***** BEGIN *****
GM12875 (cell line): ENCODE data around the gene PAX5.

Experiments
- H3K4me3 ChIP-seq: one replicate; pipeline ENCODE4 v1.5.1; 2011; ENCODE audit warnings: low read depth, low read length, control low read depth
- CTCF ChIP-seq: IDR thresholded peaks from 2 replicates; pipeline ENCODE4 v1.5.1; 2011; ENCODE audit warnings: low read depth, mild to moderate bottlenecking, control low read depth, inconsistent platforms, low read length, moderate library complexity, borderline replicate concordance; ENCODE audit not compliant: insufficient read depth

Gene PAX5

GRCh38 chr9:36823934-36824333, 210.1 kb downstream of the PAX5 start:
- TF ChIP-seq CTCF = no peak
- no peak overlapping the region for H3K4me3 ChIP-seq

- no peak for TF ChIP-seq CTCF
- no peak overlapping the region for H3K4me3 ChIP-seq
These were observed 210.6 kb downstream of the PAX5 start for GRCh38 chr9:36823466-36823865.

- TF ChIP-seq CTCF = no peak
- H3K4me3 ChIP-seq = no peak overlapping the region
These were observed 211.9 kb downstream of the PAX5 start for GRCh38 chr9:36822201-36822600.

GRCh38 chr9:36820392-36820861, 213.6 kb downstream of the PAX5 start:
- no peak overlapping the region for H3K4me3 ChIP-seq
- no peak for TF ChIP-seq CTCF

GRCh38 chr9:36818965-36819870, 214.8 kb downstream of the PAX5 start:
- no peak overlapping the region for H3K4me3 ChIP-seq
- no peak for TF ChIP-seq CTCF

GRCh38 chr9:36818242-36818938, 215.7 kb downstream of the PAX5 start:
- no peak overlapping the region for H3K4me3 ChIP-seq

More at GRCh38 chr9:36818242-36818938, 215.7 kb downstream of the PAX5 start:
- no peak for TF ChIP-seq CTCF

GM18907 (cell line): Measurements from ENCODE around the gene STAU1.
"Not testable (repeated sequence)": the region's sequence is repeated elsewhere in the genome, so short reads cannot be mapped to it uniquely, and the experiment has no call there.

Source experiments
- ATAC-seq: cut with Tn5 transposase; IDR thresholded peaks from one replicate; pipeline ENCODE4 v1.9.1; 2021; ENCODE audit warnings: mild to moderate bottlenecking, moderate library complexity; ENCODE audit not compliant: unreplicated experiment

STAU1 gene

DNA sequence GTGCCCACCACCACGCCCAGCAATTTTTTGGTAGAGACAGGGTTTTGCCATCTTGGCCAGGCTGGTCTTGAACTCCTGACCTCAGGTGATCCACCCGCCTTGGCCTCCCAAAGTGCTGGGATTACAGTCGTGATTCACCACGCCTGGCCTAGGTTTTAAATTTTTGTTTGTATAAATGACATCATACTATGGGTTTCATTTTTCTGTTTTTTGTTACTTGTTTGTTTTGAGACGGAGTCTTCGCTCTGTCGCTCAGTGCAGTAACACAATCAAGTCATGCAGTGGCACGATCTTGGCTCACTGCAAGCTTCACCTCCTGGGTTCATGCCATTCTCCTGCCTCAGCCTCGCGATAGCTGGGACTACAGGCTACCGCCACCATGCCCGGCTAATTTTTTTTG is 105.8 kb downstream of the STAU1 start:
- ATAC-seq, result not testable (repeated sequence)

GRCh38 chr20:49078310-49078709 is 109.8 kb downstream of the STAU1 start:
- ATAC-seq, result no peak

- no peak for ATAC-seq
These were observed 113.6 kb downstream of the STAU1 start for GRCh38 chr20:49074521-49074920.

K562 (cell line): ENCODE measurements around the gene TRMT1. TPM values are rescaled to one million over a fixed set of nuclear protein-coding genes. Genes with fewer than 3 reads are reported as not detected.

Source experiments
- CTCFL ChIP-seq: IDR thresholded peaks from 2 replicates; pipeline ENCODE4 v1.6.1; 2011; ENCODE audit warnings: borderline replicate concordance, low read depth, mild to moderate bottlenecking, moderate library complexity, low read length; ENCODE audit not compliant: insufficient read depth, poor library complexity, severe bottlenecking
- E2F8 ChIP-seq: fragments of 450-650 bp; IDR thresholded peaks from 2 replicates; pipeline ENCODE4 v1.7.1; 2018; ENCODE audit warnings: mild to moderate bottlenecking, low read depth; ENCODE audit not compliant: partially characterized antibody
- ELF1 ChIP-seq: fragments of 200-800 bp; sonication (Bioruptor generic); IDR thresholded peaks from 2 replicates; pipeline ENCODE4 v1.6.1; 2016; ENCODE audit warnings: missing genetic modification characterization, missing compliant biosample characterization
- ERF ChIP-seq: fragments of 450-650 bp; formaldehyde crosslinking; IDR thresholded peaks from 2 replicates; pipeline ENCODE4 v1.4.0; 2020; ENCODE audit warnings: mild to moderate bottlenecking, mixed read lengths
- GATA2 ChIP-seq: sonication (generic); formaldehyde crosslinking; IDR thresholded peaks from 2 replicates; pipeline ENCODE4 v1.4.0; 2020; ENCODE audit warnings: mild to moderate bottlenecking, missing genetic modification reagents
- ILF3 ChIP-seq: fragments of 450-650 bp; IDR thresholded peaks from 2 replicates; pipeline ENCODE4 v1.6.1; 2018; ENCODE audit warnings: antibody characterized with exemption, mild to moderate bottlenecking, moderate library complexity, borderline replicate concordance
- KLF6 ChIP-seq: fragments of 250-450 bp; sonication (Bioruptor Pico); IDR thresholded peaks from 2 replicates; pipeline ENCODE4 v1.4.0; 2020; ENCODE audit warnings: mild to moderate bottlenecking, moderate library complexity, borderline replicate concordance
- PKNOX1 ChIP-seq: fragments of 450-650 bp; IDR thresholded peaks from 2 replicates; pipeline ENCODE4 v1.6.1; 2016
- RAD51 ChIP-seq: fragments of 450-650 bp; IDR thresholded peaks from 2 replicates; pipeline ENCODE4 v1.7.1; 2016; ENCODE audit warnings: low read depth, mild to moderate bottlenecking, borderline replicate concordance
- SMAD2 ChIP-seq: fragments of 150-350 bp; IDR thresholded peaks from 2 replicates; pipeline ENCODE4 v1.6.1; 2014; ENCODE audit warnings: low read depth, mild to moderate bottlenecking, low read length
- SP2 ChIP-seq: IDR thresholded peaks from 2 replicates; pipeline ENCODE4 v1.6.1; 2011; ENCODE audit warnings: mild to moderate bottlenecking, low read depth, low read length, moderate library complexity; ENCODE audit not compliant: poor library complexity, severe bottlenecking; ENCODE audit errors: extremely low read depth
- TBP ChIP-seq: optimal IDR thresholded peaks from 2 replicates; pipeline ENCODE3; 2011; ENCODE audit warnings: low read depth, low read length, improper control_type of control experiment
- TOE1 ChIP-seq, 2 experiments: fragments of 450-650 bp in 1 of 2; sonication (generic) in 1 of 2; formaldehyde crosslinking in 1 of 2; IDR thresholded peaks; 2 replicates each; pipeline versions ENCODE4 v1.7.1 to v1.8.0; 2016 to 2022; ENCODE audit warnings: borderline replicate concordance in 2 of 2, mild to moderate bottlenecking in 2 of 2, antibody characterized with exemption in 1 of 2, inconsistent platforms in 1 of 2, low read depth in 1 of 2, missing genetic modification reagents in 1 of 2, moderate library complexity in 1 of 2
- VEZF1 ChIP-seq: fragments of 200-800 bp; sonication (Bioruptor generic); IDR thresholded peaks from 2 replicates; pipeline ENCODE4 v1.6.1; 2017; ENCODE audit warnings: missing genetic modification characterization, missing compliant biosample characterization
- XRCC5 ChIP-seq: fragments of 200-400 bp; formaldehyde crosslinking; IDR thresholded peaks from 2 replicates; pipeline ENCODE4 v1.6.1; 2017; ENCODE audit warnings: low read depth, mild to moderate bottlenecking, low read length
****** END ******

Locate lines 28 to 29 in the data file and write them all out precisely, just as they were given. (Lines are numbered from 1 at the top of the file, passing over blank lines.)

- ATAC-seq: cut with Tn5 transposase; IDR thresholded peaks from one replicate; pipeline ENCODE4 v1.9.1; 2021; ENCODE audit warnings: mild to moderate bottlenecking, moderate library complexity; ENCODE audit not compliant: unreplicated experiment

STAU1 gene